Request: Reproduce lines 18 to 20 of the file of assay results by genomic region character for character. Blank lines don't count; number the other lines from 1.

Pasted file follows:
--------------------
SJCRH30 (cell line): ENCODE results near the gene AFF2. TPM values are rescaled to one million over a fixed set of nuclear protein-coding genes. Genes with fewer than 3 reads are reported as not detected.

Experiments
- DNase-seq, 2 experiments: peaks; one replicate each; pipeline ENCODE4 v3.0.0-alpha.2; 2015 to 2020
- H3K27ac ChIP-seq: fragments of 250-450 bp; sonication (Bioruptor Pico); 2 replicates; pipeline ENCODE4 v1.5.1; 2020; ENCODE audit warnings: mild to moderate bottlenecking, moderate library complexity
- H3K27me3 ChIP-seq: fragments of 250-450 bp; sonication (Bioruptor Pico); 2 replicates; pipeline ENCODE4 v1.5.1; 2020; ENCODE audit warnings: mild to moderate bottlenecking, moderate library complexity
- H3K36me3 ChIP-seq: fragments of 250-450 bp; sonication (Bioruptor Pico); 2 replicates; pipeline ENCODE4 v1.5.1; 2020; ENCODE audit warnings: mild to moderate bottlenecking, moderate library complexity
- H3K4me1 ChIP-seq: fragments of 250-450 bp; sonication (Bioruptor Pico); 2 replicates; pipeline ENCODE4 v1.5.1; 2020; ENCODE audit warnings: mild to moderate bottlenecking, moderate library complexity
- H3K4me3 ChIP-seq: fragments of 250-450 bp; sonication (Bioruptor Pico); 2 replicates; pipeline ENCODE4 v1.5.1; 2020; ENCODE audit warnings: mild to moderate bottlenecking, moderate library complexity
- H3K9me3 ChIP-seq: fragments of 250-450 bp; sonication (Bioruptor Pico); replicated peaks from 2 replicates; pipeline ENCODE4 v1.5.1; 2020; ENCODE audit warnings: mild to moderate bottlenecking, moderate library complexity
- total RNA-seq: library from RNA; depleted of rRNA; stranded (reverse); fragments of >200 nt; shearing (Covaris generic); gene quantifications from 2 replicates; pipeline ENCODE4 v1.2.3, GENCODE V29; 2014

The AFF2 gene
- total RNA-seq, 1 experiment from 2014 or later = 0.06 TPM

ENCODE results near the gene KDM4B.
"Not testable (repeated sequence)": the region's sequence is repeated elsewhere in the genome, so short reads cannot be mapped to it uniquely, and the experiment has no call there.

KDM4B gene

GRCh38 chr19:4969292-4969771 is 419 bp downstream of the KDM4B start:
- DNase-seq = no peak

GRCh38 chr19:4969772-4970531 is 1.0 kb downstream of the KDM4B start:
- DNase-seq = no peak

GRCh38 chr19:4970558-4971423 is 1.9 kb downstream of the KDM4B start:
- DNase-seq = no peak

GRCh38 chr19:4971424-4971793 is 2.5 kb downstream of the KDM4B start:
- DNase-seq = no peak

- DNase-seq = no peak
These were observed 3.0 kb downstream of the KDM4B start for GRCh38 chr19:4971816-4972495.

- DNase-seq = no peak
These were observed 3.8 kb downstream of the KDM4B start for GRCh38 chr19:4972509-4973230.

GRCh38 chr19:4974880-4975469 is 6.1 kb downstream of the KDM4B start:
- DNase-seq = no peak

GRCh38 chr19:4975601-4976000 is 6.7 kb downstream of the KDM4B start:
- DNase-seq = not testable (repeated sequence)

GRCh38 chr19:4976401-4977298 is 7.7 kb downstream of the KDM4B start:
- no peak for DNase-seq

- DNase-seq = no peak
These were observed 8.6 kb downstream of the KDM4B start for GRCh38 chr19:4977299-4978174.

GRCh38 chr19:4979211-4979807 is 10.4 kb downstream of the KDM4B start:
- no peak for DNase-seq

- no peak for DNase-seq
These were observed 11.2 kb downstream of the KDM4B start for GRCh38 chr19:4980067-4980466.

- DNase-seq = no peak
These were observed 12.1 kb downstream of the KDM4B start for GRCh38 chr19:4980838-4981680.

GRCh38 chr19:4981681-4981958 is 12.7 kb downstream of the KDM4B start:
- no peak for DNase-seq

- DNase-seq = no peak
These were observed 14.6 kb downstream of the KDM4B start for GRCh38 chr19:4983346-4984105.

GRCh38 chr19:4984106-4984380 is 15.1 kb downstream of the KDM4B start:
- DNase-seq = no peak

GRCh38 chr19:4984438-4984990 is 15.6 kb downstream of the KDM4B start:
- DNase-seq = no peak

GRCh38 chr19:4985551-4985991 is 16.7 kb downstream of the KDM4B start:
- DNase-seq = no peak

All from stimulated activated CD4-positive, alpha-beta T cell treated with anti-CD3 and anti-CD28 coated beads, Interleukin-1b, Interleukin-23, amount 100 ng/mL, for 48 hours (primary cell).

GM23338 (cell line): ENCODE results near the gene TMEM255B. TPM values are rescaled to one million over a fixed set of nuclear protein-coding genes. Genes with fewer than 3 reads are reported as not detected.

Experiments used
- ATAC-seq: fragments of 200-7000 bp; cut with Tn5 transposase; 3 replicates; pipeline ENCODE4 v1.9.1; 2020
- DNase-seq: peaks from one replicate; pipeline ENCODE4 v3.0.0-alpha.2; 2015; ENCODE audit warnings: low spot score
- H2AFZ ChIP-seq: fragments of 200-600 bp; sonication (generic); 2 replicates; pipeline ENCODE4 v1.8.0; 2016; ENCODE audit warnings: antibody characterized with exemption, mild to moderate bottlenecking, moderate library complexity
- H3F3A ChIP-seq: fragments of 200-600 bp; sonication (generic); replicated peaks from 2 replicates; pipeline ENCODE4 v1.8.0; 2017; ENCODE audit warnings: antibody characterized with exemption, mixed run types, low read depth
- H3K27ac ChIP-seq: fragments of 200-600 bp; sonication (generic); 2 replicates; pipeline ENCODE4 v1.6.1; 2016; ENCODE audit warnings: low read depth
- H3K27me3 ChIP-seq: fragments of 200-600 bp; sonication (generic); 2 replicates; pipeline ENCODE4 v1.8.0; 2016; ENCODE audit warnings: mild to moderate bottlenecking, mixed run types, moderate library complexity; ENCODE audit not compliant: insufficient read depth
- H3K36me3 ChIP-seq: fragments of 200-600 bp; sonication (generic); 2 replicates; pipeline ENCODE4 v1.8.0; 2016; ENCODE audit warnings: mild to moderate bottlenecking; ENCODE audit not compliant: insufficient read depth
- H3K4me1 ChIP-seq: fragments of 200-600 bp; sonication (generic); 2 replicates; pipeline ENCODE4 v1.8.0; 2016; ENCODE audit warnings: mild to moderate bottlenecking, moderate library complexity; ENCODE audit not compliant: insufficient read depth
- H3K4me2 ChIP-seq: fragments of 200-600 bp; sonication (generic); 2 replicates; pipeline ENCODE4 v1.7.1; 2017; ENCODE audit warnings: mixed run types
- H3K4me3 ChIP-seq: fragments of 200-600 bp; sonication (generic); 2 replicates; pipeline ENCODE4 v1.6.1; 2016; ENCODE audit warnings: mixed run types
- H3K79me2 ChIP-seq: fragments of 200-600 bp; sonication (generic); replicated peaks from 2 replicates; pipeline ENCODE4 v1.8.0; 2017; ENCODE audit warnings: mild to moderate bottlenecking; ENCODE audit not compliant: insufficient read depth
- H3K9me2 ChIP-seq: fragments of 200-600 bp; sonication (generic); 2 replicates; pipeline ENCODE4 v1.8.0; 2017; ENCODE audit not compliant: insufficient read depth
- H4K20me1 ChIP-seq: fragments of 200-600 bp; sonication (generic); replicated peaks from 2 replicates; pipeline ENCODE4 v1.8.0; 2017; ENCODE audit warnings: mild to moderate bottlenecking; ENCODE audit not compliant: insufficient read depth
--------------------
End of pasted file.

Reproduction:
GRCh38 chr19:4969772-4970531 is 1.0 kb downstream of the KDM4B start:
- DNase-seq = no peak

GRCh38 chr19:4970558-4971423 is 1.9 kb downstream of the KDM4B start: